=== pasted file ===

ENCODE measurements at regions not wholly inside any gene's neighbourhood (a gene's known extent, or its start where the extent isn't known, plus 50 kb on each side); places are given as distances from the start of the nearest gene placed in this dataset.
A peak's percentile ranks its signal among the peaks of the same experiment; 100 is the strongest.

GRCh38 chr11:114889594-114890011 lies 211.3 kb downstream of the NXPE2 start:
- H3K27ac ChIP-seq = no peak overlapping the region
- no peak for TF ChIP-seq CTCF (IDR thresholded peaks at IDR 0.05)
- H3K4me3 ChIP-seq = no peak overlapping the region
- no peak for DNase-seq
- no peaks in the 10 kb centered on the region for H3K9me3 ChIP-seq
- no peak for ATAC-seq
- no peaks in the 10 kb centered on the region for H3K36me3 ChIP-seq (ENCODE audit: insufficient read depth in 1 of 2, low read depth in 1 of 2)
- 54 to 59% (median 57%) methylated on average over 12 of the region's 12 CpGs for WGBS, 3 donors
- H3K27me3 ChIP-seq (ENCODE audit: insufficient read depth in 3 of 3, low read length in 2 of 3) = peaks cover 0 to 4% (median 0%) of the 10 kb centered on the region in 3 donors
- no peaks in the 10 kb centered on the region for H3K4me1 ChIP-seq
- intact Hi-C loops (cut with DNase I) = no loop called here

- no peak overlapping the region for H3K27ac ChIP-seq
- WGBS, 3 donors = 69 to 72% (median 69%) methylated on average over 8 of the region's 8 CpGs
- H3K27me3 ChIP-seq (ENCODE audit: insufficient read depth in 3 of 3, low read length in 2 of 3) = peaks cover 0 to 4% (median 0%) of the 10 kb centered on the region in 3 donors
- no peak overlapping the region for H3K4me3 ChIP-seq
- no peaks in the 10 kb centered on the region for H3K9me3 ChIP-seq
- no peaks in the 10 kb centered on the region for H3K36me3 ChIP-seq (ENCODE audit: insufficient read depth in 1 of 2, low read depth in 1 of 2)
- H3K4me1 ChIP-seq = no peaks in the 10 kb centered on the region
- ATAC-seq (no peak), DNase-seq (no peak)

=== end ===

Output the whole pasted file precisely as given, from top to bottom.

ENCODE measurements at regions not wholly inside any gene's neighbourhood (a gene's known extent, or its start where the extent isn't known, plus 50 kb on each side); places are given as distances from the start of the nearest gene placed in this dataset.
A peak's percentile ranks its signal among the peaks of the same experiment; 100 is the strongest.

GRCh38 chr11:114889594-114890011 lies 211.3 kb downstream of the NXPE2 start:
- H3K27ac ChIP-seq = no peak overlapping the region
- no peak for TF ChIP-seq CTCF (IDR thresholded peaks at IDR 0.05)
- H3K4me3 ChIP-seq = no peak overlapping the region
- no peak for DNase-seq
- no peaks in the 10 kb centered on the region for H3K9me3 ChIP-seq
- no peak for ATAC-seq
- no peaks in the 10 kb centered on the region for H3K36me3 ChIP-seq (ENCODE audit: insufficient read depth in 1 of 2, low read depth in 1 of 2)
- 54 to 59% (median 57%) methylated on average over 12 of the region's 12 CpGs for WGBS, 3 donors
- H3K27me3 ChIP-seq (ENCODE audit: insufficient read depth in 3 of 3, low read length in 2 of 3) = peaks cover 0 to 4% (median 0%) of the 10 kb centered on the region in 3 donors
- no peaks in the 10 kb centered on the region for H3K4me1 ChIP-seq
- intact Hi-C loops (cut with DNase I) = no loop called here

- no peak overlapping the region for H3K27ac ChIP-seq
- WGBS, 3 donors = 69 to 72% (median 69%) methylated on average over 8 of the region's 8 CpGs
- H3K27me3 ChIP-seq (ENCODE audit: insufficient read depth in 3 of 3, low read length in 2 of 3) = peaks cover 0 to 4% (median 0%) of the 10 kb centered on the region in 3 donors
- no peak overlapping the region for H3K4me3 ChIP-seq
- no peaks in the 10 kb centered on the region for H3K9me3 ChIP-seq
- no peaks in the 10 kb centered on the region for H3K36me3 ChIP-seq (ENCODE audit: insufficient read depth in 1 of 2, low read depth in 1 of 2)
- H3K4me1 ChIP-seq = no peaks in the 10 kb centered on the region
- ATAC-seq (no peak), DNase-seq (no peak)